comscore 'Hawaii is the guinea pig'

‘Hawaii is the guinea pig’

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Hawaii’s pursuit of energy independence has made the state a testing ground for technology to overcome the instability of wind and solar power generation.

Hawaiian Electric Co., the state’s largest utility, is leading the charge, investing in battery storage technology and honing its grid-management skills as it braces for a surge in the growth of renewable energy sources.

A cloud passing over a photovoltaic panel or a sudden drop in wind at a wind farm presents challenges for any utility trying to maintain a flow of electricity through its grid at a constant frequency. That challenge becomes even more difficult on island grids, like those managed by HECO and the Kauai Island Utility Cooperative, where electricity cannot be brought in from a neighboring state to smooth out fluctuations. The world will be watching to learn from the successes and failures in Hawaii, experts say.

"Hawaii is the unintended guinea pig for these technologies," said Sam Jaffe, an analyst at IDC Energy Insights, an energy industry consulting firm. Battery storage, although expensive, is emerging as the most practical solution to the problem, he said.

The growth of utility-scale wind projects and a surge in photovoltaic generation on thousands of rooftops of homes and businesses in Hawaii is unparalleled in any other state, according to Jaffe.

"Just last year Hawaii emerged as the leader. And that will be even more true in the next few years," he added.

Xtreme Power, an industry leader in battery storage for wind and solar energy products, has made Hawaii a testing ground for its technology, which it says is superior to lithium ion batteries when it comes to energy storage, efficiency, longevity and cost.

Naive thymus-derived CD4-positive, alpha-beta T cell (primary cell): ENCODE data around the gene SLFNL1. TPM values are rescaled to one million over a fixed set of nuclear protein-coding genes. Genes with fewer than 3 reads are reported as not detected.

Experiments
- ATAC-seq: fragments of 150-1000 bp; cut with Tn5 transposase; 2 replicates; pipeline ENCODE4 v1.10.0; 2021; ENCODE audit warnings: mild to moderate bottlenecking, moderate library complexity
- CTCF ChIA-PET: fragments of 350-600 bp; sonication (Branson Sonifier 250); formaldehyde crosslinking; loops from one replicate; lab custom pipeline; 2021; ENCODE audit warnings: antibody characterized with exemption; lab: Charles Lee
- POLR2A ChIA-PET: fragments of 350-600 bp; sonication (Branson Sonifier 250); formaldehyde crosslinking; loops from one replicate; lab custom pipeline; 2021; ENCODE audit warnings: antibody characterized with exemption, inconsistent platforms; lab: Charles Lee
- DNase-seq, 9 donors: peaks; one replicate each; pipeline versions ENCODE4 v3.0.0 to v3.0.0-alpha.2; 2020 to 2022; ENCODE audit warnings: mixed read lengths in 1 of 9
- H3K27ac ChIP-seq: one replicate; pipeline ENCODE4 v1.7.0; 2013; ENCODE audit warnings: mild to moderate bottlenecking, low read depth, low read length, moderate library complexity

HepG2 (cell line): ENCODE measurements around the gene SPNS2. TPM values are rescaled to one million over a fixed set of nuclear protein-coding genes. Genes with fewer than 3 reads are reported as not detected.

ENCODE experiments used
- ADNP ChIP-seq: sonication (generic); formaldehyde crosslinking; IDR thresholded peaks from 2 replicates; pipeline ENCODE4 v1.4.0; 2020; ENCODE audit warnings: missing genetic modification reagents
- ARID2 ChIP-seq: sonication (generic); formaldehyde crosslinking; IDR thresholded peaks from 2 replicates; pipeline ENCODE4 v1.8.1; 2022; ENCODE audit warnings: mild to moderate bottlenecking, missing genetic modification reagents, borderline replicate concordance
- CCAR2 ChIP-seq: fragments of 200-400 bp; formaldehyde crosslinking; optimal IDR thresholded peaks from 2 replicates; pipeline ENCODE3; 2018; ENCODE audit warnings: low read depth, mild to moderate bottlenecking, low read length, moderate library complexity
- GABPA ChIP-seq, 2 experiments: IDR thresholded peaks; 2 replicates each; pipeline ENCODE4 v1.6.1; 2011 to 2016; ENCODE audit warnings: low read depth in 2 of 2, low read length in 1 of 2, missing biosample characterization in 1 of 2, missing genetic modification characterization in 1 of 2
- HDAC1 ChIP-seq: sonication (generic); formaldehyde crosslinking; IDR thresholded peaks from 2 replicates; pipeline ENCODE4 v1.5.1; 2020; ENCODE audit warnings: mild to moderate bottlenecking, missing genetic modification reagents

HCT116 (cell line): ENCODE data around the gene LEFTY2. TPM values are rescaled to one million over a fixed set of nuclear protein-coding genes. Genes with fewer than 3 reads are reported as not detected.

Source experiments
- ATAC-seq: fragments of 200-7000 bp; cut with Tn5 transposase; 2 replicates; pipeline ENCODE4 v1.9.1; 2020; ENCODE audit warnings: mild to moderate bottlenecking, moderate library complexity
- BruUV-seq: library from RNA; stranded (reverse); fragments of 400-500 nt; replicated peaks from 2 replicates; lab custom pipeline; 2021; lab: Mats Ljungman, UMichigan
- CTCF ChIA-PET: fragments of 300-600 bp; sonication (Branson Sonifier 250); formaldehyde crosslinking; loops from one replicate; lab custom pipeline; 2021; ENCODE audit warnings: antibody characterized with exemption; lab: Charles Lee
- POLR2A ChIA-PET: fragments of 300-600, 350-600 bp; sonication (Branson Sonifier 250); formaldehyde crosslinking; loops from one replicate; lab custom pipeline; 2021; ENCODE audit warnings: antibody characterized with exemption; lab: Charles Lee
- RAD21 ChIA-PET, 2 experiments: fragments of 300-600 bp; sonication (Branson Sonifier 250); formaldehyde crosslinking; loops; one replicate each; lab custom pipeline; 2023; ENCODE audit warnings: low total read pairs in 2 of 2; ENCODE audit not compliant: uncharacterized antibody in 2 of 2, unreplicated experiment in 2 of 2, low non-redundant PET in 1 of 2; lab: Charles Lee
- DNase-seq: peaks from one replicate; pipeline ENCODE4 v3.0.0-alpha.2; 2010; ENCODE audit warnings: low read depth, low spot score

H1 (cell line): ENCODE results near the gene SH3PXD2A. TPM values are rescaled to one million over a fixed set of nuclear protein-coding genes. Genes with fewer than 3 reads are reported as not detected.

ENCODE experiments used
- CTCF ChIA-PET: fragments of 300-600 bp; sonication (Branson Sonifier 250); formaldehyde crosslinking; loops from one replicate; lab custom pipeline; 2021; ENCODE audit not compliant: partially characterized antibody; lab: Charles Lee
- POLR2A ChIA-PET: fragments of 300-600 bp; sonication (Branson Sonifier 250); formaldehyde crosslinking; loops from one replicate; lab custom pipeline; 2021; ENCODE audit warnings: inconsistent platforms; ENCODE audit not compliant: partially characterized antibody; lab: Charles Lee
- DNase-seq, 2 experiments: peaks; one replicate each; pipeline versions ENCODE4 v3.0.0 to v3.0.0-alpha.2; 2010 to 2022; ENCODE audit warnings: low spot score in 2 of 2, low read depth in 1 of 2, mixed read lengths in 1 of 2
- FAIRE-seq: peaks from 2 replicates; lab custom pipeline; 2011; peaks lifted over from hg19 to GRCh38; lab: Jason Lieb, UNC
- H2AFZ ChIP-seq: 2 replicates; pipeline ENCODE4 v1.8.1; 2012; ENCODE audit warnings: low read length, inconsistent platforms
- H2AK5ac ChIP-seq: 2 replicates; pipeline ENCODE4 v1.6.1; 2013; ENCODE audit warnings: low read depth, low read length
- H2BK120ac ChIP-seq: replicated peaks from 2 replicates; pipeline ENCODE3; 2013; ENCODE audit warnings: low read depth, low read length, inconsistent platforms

Xtreme Power has been running a demonstration project for several years at First Wind’s 30-megawatt Kaheawa Wind Farm on Maui. The technology proved successful, and Xtreme has landed contracts to supply battery backups at First Wind’s 30-megawatt project in Kahuku, scheduled to start generating early next year, and the Kaheawa II project, scheduled to break ground next year.

Although privately held Xtreme Power won’t disclose pricing for its battery systems, the cost can be high, Jaffe said. At an estimated cost of $1,000 per kilowatt, the 10-megawatt battery system planned for the Kahuku wind farm could cost as much as $10 million, he said. The price is expected to come down as technology advances, he said, noting that automaker Nissan is targeting a battery cost of $400 per kilowatt for its electric Leaf by 2012.

Xtreme also is installing a battery at the state’s largest solar farm, a 1.2-megawatt photovoltaic project developed by Castle & Cooke on Lanai capable of supplying 30 percent of the island’s electricity. The system is currently running at half power because without a battery backup to smooth out the volatility of solar generation, the system would cause the grid on Lanai to crash.

Lanai also has been targeted for a 200-megawatt wind farm that is still in the conceptual stage. The project, along with another 200-megawatt farm eyed for Molokai, would deliver electricity to Oahu via an undersea cable.

An Idaho-based energy company has proposed building a pumped-water-storage project on Lanai to help with energy storage issues should the wind farm ever be realized. The plan, advanced by Gridflex Energy LLC, would feature a reservoir on the western end of the island at an elevation of 1,790 feet to hold stored sea water pumped using electricity generated by the wind farm during hours when overall electricity use is low. The water would then be allowed to run downhill through a hydroelectric generator during hours of peak electricity demand. Castle & Cooke and HECO say concerns about cost and environmental impact make the project unlikely to advance.

Meanwhile, HECO says it is using federal stimulus money to study the feasibility of integrating battery storage systems in its distribution networks to help stabilize the flow of electricity as it takes on more "distributed energy" from rooftop solar systems around the state.

The utility also is working to improve its forecasting for wind and sunshine so it can be better prepared for the ebbs and flows from the renewable sources, said Scott Seu, HECO’s vice president for energy resources.

"We’re trying to be more aggressive in our approach to renewables while at the same time being prudent."


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